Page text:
Paul M. Brown Secondary School, of Course

The HWDSB is now asking for public input into the naming of the new mountain school to be located somewhere south of the Linc. There is a strong following who believe that school should be named after Paul M. Brown, a teacher who passed away last December 17th. Of course, we all know that this would be a great accomplishment! But it’s up to all of us to convince the school board of this.

So I went through their school naming policy and reviewed the criteria for suggestions. I think you’ll find this kind of interesting…

The name for a new school must reflect HWDSB’s vision, mission, commitments and community composition.

Nobody did this better than Paul.

The HWDSB’s MISSION STATEMENT – Providing relevant, responsive education so that each student becomes a life-long learner and contributing citizen in a diverse world – almost comes close to defining Paul as a teacher. Paul didn’t just relate, interact, and connect. He inspired, encouraged, and uplifted. He took students who didn’t want to be in school and taught them to believe in themselves. He took students who wanted to learn and lit them on fire. Every student lucky enough to have Paul as a teacher – and a great many who never actually sat in one of his classrooms! – carries lessons learned per curriculum and beyond well into adulthood. Paul taught by lecture, book and example, preparing his students for more than just graduation!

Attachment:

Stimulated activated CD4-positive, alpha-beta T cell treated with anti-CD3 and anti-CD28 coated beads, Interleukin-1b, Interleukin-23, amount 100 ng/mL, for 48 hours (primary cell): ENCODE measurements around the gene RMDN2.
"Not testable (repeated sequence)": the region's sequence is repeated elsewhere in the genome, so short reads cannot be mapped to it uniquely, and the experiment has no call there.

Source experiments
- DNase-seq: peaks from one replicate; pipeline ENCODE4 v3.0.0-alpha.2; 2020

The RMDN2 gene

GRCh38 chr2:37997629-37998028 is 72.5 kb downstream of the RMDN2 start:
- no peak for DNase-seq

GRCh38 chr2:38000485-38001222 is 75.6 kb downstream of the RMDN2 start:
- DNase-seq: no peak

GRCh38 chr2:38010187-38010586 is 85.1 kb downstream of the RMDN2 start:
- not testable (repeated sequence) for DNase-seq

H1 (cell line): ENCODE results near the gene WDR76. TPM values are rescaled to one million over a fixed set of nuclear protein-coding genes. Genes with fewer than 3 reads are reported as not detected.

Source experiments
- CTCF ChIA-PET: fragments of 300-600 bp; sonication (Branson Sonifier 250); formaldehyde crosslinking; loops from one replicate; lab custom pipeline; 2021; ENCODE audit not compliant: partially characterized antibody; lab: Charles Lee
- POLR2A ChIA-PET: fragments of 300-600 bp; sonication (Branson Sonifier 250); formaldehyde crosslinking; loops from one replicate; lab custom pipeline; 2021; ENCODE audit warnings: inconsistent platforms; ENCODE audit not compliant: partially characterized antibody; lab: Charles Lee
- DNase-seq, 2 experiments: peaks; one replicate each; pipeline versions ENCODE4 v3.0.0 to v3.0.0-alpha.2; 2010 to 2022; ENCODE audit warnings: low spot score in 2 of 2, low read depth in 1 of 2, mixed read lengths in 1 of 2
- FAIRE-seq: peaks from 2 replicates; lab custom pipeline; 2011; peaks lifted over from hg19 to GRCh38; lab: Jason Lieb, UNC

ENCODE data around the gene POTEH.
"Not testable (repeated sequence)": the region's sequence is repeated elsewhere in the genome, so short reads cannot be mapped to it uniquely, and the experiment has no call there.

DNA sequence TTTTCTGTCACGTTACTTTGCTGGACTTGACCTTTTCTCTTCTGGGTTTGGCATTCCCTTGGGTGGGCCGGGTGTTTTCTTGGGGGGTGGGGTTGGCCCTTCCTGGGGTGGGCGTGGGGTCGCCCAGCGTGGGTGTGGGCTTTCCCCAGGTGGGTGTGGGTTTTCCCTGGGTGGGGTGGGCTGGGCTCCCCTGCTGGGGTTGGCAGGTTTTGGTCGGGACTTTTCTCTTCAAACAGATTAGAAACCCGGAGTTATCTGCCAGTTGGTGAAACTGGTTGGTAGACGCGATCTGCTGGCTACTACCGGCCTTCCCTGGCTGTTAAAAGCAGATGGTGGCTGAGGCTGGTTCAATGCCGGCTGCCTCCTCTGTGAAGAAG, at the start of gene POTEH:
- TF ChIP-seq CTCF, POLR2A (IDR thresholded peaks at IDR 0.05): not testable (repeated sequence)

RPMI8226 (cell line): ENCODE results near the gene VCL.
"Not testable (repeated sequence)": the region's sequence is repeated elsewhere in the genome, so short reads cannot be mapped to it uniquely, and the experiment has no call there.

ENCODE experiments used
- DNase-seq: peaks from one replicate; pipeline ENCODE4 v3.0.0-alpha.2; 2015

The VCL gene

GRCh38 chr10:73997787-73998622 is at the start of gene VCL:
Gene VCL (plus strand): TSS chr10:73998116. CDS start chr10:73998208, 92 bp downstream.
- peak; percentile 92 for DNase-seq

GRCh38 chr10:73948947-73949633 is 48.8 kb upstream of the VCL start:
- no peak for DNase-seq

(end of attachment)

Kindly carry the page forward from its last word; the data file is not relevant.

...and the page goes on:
The Board’s VALUES – Respect, Creativity, Excellence, Citizenship – are just a few of Mr. Brown’s values. Add to that integrity, accountability, acceptance, responsibility, ambition, charity, and a host of other values, and you begin to get the picture.

And as for their VISION – All students achieving their full potential – Paul did his best to make all of his students recognize their own potential, believing that you can’t achieve what you don’t perceive.

The school’s name must provide inspiration to students.

Paul struggled as a student. Through elementary and high school, he was told he would likely finish high school but no more. He took ‘3’ and ‘2’ level courses, and believed in his fate. After graduating high school, the first in his family, he set off to work in a factory. It wasn’t long before  he decided he wanted more. He went back to upgrade, working two and three part time jobs all the while. His dream was to attend Carleton University in Ottawa, but he barely met their acceptance requirements. Refusing to take no for an answer, Paul argued his case, writing letters, attending interviews, and convincing the admissions board that he was worth the risk. They took him in on a semester by semester probation. He worked his way through, never having less than two jobs, finishing his degree in four years. He graduated with a BA in Criminal Psychology. The confidence and pride he won with this accomplishment changed his entire life plan. Teaching was simply his way of paying it forward. In his mind, if he could do it, every other student had potential beyond their own imaginings. And he made sure they saw that.